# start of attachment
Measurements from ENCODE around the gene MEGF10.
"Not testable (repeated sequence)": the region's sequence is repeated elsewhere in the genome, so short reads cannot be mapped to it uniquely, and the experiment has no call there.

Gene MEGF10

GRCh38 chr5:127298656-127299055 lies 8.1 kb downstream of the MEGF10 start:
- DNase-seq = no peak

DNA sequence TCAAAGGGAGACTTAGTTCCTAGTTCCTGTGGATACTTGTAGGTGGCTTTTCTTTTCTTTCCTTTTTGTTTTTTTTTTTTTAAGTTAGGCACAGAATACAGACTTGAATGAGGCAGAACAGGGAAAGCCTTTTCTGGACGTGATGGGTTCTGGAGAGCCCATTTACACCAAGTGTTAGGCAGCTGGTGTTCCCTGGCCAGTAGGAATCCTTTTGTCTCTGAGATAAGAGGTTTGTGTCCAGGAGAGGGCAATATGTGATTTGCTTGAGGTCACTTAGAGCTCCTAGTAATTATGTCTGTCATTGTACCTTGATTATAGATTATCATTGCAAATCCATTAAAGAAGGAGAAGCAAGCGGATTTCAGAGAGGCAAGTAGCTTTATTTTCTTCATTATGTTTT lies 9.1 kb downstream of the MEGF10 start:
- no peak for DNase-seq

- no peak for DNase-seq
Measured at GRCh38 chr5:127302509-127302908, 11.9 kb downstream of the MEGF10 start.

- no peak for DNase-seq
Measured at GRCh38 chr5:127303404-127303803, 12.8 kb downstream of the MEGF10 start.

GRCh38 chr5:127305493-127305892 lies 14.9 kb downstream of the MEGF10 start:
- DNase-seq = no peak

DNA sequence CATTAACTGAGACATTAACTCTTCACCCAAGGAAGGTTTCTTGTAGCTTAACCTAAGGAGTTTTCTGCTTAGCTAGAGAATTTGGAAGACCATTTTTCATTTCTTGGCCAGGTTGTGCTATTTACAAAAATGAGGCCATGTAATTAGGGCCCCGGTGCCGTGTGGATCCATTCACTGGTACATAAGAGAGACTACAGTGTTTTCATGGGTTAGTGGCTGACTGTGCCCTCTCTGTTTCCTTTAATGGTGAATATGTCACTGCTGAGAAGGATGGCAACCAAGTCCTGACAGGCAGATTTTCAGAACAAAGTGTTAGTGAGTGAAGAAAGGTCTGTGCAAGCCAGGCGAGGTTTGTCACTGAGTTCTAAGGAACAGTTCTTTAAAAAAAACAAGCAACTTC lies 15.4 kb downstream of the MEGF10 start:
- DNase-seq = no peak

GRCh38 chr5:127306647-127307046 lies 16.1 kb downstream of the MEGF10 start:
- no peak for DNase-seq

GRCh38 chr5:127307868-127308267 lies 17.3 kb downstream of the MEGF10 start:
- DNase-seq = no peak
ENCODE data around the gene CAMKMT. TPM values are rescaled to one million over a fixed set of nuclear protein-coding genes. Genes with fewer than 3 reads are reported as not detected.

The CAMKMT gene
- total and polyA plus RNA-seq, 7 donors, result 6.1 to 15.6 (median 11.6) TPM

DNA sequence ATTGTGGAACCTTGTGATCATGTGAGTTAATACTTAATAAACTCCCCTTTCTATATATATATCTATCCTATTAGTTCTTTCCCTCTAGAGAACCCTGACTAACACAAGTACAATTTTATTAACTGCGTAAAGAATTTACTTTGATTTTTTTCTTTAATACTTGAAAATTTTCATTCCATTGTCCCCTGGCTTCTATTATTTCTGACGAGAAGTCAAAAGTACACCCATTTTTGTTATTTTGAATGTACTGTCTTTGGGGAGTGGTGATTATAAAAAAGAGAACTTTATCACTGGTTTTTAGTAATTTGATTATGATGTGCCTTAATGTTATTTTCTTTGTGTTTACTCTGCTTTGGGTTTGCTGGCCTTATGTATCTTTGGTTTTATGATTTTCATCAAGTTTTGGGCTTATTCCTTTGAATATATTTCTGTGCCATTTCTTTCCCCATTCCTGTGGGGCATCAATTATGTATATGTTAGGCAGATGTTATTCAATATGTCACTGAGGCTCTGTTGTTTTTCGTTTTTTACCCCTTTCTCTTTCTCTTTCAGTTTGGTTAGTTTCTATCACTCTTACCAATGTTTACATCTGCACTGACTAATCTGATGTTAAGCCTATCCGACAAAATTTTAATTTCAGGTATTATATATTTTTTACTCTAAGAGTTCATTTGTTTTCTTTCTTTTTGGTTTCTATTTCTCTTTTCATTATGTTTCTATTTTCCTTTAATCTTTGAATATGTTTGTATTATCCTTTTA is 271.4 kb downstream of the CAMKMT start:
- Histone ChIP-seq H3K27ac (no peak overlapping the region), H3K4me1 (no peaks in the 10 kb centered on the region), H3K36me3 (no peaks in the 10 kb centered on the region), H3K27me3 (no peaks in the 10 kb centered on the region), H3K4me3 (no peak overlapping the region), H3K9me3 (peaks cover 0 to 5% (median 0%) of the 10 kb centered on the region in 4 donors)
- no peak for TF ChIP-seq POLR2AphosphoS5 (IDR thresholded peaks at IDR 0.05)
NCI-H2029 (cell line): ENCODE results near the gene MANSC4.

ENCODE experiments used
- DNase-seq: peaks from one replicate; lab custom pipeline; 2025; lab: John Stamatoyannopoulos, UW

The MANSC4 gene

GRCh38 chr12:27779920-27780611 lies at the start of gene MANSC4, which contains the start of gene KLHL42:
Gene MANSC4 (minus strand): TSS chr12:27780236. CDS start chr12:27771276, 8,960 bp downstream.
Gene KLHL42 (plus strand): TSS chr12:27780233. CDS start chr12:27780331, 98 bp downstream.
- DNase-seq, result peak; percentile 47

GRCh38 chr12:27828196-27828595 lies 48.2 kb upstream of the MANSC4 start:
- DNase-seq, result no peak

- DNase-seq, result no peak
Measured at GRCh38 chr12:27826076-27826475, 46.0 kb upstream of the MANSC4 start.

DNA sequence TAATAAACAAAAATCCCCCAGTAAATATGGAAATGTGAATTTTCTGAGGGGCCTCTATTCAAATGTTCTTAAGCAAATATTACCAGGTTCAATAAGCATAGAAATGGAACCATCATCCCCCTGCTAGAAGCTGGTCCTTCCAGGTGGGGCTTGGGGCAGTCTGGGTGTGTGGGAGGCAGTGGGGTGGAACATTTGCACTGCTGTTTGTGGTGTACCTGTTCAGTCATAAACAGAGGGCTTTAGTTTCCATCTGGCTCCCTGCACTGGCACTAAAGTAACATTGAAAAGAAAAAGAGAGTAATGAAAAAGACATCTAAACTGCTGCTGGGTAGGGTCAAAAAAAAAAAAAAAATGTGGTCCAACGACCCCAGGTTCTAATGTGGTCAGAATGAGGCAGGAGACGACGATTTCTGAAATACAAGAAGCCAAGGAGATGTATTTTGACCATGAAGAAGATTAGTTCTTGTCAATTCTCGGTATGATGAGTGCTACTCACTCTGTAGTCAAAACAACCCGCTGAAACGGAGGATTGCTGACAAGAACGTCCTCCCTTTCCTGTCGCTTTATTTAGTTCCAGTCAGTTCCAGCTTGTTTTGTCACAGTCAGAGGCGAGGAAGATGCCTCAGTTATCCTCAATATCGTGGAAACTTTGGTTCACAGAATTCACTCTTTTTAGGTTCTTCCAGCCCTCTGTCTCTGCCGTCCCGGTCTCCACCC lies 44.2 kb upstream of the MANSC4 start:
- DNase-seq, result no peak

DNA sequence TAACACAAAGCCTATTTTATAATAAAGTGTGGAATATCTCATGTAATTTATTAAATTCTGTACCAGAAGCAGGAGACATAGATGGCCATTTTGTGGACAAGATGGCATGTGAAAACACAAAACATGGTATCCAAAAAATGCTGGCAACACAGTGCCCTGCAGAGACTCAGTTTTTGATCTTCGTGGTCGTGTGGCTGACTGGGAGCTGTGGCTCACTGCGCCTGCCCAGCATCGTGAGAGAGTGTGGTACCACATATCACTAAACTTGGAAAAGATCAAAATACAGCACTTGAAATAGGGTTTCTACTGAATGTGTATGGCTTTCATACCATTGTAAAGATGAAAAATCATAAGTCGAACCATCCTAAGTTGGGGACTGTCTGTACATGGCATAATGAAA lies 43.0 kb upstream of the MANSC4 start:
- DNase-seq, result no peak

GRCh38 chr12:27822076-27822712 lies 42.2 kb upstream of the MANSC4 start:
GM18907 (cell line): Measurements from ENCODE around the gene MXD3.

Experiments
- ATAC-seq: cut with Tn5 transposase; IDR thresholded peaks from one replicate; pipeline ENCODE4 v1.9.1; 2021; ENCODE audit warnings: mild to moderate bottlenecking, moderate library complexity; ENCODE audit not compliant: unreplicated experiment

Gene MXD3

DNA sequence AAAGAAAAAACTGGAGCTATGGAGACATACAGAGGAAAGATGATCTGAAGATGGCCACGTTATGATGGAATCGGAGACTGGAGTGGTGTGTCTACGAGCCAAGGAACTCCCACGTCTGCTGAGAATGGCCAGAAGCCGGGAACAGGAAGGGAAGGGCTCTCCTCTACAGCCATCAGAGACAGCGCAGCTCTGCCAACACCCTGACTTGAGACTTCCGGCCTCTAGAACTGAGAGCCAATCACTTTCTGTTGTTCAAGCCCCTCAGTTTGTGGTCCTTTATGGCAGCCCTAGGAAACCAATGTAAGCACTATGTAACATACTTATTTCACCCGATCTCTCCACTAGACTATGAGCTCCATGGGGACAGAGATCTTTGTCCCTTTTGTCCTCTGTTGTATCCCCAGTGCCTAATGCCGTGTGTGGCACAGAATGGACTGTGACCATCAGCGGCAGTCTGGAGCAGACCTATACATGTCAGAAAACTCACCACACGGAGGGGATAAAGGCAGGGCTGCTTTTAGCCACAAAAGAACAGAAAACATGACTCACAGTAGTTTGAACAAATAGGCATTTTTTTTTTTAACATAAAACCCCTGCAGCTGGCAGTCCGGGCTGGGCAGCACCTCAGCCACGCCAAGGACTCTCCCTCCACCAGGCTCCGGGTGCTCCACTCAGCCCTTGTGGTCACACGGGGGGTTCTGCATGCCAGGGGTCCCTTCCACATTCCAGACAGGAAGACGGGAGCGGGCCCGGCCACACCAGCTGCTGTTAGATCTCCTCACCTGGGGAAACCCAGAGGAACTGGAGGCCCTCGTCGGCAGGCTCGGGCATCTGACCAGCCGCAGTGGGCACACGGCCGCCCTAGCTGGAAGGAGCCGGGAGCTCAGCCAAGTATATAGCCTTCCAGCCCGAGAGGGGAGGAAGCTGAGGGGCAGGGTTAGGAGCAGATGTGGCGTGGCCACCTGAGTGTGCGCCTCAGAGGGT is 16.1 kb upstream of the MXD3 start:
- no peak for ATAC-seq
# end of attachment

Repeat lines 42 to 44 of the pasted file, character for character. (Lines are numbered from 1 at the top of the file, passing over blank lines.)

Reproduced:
GRCh38 chr12:27822076-27822712 lies 42.2 kb upstream of the MANSC4 start:
GM18907 (cell line): Measurements from ENCODE around the gene MXD3.

Experiments